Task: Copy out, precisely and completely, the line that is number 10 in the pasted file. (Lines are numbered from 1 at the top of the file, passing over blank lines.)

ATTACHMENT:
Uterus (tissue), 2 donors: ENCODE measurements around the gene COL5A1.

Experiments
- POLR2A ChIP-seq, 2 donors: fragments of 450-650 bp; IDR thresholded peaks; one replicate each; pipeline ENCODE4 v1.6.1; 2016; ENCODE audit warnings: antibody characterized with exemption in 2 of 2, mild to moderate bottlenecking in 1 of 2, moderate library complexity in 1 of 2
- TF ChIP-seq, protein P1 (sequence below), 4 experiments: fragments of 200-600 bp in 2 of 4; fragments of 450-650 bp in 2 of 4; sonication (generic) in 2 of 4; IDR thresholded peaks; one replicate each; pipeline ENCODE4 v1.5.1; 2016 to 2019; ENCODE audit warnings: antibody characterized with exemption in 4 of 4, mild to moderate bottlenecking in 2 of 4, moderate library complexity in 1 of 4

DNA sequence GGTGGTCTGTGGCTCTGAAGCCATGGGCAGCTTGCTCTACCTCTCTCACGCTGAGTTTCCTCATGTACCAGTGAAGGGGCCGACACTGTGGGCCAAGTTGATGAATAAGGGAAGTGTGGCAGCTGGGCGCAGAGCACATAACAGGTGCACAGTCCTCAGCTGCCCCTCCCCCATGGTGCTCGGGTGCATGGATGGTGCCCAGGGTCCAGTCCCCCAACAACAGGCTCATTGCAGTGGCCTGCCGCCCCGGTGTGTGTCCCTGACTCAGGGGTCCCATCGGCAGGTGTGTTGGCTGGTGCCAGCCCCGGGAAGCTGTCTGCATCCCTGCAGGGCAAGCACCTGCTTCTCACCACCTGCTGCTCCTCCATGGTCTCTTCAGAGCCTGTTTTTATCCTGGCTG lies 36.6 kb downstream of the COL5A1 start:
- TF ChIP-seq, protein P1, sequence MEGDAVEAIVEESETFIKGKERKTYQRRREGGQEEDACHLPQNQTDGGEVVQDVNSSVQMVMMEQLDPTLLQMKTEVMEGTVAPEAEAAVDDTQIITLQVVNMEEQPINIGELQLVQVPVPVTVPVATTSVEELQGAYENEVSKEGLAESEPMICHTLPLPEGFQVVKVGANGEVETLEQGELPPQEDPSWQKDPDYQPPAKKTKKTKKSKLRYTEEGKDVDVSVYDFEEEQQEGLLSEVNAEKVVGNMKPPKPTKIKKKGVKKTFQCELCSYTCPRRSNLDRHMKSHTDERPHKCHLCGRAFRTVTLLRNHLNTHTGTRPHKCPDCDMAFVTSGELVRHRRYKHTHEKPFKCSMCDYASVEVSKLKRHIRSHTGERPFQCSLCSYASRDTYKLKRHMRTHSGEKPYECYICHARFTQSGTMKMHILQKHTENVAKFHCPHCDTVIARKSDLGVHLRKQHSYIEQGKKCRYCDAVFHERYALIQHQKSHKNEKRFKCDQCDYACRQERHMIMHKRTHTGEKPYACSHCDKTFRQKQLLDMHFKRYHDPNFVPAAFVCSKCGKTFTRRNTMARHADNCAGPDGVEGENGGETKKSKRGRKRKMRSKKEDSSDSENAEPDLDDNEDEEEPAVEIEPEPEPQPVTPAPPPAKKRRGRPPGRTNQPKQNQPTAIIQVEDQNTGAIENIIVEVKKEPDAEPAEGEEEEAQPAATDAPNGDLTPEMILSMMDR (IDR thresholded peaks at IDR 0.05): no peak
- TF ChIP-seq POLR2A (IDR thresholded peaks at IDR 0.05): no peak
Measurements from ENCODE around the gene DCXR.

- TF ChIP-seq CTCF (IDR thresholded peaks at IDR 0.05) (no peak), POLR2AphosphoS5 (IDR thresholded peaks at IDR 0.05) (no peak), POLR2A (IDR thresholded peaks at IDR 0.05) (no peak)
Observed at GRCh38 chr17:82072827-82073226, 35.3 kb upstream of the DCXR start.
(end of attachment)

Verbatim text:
Observed at GRCh38 chr17:82072827-82073226, 35.3 kb upstream of the DCXR start.